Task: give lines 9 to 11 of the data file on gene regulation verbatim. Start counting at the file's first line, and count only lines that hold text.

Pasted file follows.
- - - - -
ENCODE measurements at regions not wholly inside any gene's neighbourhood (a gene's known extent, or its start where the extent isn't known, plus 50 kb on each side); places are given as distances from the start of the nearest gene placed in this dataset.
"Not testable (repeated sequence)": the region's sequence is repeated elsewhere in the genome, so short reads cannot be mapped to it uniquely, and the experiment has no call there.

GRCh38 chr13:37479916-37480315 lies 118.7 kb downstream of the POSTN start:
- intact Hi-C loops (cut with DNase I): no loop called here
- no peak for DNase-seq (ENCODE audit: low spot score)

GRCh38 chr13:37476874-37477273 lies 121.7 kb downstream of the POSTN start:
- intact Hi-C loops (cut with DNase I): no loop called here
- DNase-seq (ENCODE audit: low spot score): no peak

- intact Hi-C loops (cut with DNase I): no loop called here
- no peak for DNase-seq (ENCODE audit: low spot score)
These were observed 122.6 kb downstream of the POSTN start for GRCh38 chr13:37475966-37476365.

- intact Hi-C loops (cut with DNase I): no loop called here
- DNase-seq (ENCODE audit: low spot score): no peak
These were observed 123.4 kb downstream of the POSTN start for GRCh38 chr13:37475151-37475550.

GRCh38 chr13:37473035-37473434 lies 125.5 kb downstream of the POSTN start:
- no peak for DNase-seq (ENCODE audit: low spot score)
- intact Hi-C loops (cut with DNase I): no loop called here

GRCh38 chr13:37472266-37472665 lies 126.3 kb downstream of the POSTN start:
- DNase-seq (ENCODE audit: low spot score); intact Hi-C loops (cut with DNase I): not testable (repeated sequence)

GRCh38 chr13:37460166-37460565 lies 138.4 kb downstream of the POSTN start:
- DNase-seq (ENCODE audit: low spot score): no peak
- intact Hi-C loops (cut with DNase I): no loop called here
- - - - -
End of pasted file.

- intact Hi-C loops (cut with DNase I): no loop called here
- no peak for DNase-seq (ENCODE audit: low spot score)
These were observed 122.6 kb downstream of the POSTN start for GRCh38 chr13:37475966-37476365.